1. A plant competition model to analyse the competition among perennial grassland species was developed. It was used to find out whether complex perennial competition processes could be simulated accurately on the basis of ecophysiological principles; what crucial parameters and processes determine succession; and how spatial heterogeneity affects interspecies competition for light and nitrogen. 2. Simulation results were compared with results of a 2-year replacement experiment involving Holcus lanatus, Anthoxanthum odoratum and Festuca ovina. Sensitivity analyses were performed to evaluate the importance of processes and parameters. 3. The model's sensitivity to plant height, specific leaf area and turnover and the large interspecific differences indicated that these were key determinants of competition between species. Festuca's low shoot turnover enabled it to survive the winter better and gave it an advantage in spring; this resulted in an unexpected recovery after winter in the second year. 4. Spatially explicit simulations showed that species patchiness reduced competitive asymmetry, especially under nutrient-poor conditions. 5. The model's ability to simulate complex perennial competition processes as observed in the experiment indicates its potential for analysing vegetation processes related to succession. [KEYWORDS: competitive asymmetry; patchiness; spatial model; succession; turnover Relative growth-rate; productivity; carbon; model; coexistence; habitats; turnover; biomass; grasses; plants]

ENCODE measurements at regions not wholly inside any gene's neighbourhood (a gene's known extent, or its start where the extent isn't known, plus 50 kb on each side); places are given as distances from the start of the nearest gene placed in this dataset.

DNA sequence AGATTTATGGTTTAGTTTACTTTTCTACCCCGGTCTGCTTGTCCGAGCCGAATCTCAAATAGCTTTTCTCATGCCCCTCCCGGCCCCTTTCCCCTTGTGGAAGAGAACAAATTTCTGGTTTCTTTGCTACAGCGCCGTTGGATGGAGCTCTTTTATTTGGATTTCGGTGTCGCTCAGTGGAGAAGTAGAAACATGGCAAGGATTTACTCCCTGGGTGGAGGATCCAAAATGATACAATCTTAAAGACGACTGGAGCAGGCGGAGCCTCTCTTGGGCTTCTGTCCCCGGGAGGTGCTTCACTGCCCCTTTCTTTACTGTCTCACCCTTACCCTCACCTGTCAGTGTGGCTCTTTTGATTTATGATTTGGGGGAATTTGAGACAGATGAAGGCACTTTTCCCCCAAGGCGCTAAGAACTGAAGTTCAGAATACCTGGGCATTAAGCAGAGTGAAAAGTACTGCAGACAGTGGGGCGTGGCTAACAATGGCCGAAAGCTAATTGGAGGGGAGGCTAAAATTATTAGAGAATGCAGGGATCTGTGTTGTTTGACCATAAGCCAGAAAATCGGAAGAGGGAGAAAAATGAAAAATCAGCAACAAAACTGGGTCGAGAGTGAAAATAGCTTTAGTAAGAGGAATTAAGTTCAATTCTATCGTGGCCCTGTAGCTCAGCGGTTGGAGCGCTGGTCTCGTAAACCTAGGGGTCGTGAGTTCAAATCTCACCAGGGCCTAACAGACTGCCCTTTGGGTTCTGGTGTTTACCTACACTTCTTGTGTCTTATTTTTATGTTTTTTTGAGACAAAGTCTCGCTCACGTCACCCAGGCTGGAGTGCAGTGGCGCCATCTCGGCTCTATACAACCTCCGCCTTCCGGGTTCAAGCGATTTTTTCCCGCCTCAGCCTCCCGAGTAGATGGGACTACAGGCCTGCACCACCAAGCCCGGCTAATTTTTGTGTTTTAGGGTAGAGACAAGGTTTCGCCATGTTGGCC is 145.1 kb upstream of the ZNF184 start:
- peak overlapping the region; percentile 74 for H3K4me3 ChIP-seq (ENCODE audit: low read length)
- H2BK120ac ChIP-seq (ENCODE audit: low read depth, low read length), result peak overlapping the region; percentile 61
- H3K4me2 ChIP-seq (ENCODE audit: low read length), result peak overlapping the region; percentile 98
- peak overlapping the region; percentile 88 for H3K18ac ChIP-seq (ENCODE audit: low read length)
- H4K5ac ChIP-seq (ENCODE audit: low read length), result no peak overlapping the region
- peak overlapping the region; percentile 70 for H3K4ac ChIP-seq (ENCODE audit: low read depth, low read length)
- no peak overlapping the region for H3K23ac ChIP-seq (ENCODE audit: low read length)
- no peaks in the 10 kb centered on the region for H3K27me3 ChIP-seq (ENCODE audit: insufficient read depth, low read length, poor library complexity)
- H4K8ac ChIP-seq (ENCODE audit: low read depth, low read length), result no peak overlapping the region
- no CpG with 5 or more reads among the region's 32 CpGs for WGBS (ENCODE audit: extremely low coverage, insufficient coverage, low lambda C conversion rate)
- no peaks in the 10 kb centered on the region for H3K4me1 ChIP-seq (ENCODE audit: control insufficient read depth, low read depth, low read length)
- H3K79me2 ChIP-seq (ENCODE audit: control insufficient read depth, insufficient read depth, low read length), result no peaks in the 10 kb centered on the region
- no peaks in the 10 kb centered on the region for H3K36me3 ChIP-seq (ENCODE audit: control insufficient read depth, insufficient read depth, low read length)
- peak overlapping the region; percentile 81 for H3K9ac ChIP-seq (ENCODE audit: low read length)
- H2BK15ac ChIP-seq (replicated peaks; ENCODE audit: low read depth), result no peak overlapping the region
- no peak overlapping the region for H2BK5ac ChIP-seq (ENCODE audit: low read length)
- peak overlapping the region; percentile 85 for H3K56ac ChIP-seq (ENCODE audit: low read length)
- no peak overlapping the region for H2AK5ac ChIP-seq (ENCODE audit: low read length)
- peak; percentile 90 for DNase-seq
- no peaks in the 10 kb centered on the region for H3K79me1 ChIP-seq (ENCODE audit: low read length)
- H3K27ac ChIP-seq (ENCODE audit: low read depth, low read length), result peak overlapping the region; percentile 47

Original languageEnglish
JournalFunctional Ecology
Journal publication date2001

ID: 322702